• However, if the temperature is too high, the atom can be ionized (the electron is stripped off).
• Ionization notation:  H I     = neutral hydrogen
• H II    = ionized hydrogen
He I   = neutral helium
He II  = singly-ionized helium
He III = doubly-ionized helium
These are called ionization stages.
To understand the behavior of the line strength with temperature, we must answer the following two questions:
• how does the population of levels depend on T?
• how does ionization depend on T?
Statistical Mechanics
These questions can be answered by appealing to statistical mechanics.  Imagine firing a beam of particles, all with the same energy, into a trap and allowing them to come into equilibrium by colliding elastically.  Due to standard probability and statistics (akin to coin-tossing), they will wind up with a gaussian distribution of speeds (a bell curve).  Any distribution of particles in equilibrium will have such a curve, which can be parametrized by a single number, the temperature.  Due to the 3D nature of velocity, the gaussian when expressed in terms of speed becomes:
nv dv = n (m/2pkT)3/2exp(-1/2 mv2/kT )(4pv2) dv
where the important dependence is the argument of the exponential, which is just the ratio of the kinetic energy (1/2 mv2) to thermal energy (kT ).  This expression is the number of particles per unit volume having speeds between v and v + dv.

Important relationships:

• Peak of distribution (most probable speed) is when 1/2 mv2 = kT, or
• vmp = [2kT/m]1/2.
• Mean speed is somewhat higher (due to asymmetry in the curve)
• vmean = [3kT/m]1/2.
Boltzmann Equation
As atoms collide, their electrons can be knocked up to the next higher energy level if the colliding atoms have enough energy (collisional excitation).  The electron can even be knocked entirely away from the atom (ionization).  Again, looking at the problem from a statistical standpoint, the probability of the atom's being in one energy state, sa, is
P(sa) ~ exp(-Ea/kT )
and the probability for state sb is
P(sb) ~ exp(-Eb/kT )
where Ea and Eb are the energies of the two states (e.g.  = 13.6 eV for the ground state of the hydrogen atom).  The ratio of these probabilities is then

 P(sb) exp(-Eb/kT ) = P(sa) exp(-Ea/kT )

However, more than one state in an atom can have the same energy (i.e. they can be degenerate), e.g. in He I (neutral helium) two electrons in the ground state have n = 1, but the two electrons spin in opposite directions (ms = +1/2, -1/2).  We define the degeneracy (the number of states with the same energy Ea) as ga, which is called the statistical weight of state a.  The above expression then becomes

 P(sb) gb exp(-Eb/kT ) = P(sa) ga exp(-Ea/kT )

For a large number of atoms, the ratio of probabilities must be the same as the ratio of numbers of atoms in the two energy levels, e.g.

 Nb gb = exp(-[Eb-Ea]/kT ) Na ga

This is the Boltzmann Equation.  It turns out that for hydrogen, the statistical weights are given by gn= 2n2.  The Boltzmann Equation answers the first question we had, namely, how does the population of levels depend on T.  However, if we want to populate level 2 to make strong H-balmer lines, what temperature do we need, say, to make as many level 2 atoms as there are level 1 atoms?  The equation becomes

 N2 8 = exp(-[E2-E1]/kT ) = 4 exp(-[-10.2 eV+13.6 eV]/kT ) = 1 N1 2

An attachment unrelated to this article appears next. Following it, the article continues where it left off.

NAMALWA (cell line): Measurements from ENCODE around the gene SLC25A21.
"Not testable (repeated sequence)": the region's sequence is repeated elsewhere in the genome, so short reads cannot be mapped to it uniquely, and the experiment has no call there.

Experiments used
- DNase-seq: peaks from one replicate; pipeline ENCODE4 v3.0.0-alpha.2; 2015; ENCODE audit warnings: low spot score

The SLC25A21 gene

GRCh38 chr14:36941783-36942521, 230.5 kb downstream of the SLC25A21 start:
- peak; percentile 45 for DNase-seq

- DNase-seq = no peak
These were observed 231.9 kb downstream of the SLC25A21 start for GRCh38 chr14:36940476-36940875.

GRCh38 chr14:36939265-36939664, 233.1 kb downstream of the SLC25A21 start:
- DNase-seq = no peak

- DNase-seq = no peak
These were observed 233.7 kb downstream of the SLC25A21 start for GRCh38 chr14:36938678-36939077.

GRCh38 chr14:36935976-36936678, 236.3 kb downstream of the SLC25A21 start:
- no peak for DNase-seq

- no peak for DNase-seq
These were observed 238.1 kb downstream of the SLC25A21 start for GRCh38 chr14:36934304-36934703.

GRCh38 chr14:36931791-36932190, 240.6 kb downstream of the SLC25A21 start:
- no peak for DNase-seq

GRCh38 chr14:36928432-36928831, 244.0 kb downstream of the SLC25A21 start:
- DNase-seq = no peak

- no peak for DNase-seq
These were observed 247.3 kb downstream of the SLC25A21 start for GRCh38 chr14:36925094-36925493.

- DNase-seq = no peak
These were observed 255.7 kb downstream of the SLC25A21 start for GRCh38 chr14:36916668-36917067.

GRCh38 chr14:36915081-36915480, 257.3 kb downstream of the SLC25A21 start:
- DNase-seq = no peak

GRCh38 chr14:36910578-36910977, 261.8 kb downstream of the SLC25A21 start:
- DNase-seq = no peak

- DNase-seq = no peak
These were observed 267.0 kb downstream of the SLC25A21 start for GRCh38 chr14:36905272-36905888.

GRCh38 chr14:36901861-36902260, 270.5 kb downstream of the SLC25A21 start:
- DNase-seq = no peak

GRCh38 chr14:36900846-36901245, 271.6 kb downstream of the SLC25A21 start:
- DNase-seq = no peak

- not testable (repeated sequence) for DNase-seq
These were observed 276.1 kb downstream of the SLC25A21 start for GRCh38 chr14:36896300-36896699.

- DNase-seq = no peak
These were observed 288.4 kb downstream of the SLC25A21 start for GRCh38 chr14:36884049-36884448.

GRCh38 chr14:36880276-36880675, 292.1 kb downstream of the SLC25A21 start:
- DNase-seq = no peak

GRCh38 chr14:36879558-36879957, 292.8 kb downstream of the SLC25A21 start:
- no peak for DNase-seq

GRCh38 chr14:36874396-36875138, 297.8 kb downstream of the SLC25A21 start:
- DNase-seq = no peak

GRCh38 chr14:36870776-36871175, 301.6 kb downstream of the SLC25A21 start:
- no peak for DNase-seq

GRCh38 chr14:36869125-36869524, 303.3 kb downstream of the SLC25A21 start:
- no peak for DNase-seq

but when we solve for T we find T ~ 85,000 K!  Much higher than the observed 9,500 K.  Clearly there is another important effect that we did not include.  That other effect is ionization.

Saha Equation
To get a hydrogen atom's electron into level 2, it required a collision with at least 10.2 eV of energy.  However, once it is in level 2, it requires only 3.4 eV more energy to knock it completely away from the atom, so the first excited state is a very precarious place for an electron!  The actual number of atoms in level 2 at any one time is a balance between collisions to get it there in the first place, and collisions to ionize the atom.

Let ci be the ionization potential of the ith ionization stage.  This is the amount of energy needed to remove an electron from its lowest energy state.  For the ionization stage H I, for example, it would be 13.6 eV.  For He I it would be roughly the same, but for He II it would be four times larger (why?).  You might think that the ratio of atoms in one stage relative to another would be

 Ni+1 ~ exp(- ci / kT ) Ni

which is nearly right, but not all of the atoms are in this lowest state, so we have to add up statistically all of the ways an atom in various energy states can be stripped of an electron.

Partition Function
 infinity Zi = S g1 exp(-[Eb-Ea]/kT ) 1=1

where the sum is over the distribution of energy states of an atom at temperature T from the Boltzmann Equation.

Then

 Ni+1 Zi+j ~ exp(- ci / kT ) Ni Zi

which leads to the Saha Equation

 Ni+1 2Zi+j ( 2pmekT ) = exp(- ci / kT ) Ni neZi h2

Example: Saha Equation for H between 5,000 and 25,000 K.
Partition function for H II is ZII= 1, since there is no degeneracy for a bare proton.  For H I the summation can be done over just two terms (why?) which gives

ZII= 2 + 8 exp(-[(-10.2 eV)-(-13.6 eV)]/kT ) = 2 + 8 exp(-3.4 eV/kT )
Now, writing the thermal energy in eV, we have the range ~ 0.5 to 2.5 eV, so the exponential term ranges from about 8(0.001) to 8(0.25), so
ZII= 2 to 4
over the temperature range.  What we really want is not NII/NIas given by the Saha equation, but a related quantity NII/Ntotal = NII/(NI+NII) = NII/NI / (1+NII/NI) which is plotted in Figure 8-13 in the text (curve labelled log N+/No).  You can see that almost all of the H will be ionized by about 10,000 K.  This is what limits the strength of the H-balmer lines above 9,500 K.
Combining the Boltzmann and Saha Equations
We can find the variation of the strength of the H-alpha line with temperature by combining the Boltzmann and Saha equations as follows:

 N2 N2 NI = Ntotal N1+N2 Ntotal

or

 N2 N2/N1 NI N2/N1 1 = = Ntotal 1+N2/N1 NI+NII 1+N2/N1 1+NII/NI

The final expression is written entirely in terms of the quantities provided by the Boltzmann and Saha equations.  The full dependence is plotted in Figure below, and in Fig. 8-13 of the text.  Here we see very nice confirmation of the observed strength of the hydrogen lines, since the curve peaks right near 10,000 K as required to match the observations. Ratio of hydrogen atoms in the n = 2 level to the total number of hydrogen atoms
as a function of frequency.  Figure from Carroll and Ostlie, Modern Astrophysics,
Addison-Wesley Publishing Co., 1996.